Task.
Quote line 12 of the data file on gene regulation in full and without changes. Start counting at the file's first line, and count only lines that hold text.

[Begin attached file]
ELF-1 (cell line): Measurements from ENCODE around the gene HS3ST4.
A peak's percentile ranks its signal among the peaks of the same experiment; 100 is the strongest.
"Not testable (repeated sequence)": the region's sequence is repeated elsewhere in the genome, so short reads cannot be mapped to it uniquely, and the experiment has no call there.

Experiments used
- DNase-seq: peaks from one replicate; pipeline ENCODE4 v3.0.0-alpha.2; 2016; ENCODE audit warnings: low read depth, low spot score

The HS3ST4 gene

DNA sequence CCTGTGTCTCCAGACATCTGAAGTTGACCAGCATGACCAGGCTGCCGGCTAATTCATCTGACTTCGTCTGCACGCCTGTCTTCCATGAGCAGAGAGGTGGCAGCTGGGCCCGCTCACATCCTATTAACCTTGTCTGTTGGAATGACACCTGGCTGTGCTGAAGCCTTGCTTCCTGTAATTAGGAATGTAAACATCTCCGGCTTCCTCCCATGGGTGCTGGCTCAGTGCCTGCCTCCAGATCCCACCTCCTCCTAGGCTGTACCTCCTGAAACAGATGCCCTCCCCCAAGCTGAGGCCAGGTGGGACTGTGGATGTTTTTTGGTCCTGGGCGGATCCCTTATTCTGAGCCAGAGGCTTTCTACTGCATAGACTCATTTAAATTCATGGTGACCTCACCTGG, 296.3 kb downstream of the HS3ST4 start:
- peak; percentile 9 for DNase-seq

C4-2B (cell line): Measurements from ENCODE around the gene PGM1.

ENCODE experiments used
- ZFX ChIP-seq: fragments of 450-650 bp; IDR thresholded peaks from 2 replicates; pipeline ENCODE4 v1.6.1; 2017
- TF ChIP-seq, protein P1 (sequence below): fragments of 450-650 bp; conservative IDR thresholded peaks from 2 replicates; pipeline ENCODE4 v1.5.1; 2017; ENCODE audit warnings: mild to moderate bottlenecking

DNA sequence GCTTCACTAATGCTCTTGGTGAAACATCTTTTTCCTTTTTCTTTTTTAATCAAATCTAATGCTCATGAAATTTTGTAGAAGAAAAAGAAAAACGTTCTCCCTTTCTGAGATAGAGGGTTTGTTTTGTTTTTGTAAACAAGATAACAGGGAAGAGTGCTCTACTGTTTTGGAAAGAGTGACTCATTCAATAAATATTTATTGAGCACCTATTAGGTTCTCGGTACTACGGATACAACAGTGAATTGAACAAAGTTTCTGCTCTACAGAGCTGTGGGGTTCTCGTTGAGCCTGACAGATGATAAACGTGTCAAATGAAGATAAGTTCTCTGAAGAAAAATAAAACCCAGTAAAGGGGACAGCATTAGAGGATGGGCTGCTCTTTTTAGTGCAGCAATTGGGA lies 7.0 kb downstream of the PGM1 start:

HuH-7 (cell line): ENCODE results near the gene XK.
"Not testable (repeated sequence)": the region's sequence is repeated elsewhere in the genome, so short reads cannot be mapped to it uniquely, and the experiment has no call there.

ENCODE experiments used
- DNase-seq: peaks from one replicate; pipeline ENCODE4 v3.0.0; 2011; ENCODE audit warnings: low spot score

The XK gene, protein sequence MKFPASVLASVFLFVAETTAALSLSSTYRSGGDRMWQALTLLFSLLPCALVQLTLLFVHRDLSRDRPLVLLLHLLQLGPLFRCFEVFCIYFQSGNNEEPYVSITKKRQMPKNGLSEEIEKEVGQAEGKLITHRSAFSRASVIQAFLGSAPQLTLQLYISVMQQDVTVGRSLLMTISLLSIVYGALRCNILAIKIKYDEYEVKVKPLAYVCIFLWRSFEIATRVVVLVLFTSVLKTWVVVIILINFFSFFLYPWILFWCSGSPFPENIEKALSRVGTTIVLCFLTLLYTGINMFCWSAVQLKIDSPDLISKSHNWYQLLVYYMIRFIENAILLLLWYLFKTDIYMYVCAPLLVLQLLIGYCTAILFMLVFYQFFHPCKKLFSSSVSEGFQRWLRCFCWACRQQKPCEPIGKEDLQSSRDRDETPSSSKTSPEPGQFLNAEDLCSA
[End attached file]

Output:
- TF ChIP-seq, protein P1 (sequence below): fragments of 450-650 bp; conservative IDR thresholded peaks from 2 replicates; pipeline ENCODE4 v1.5.1; 2017; ENCODE audit warnings: mild to moderate bottlenecking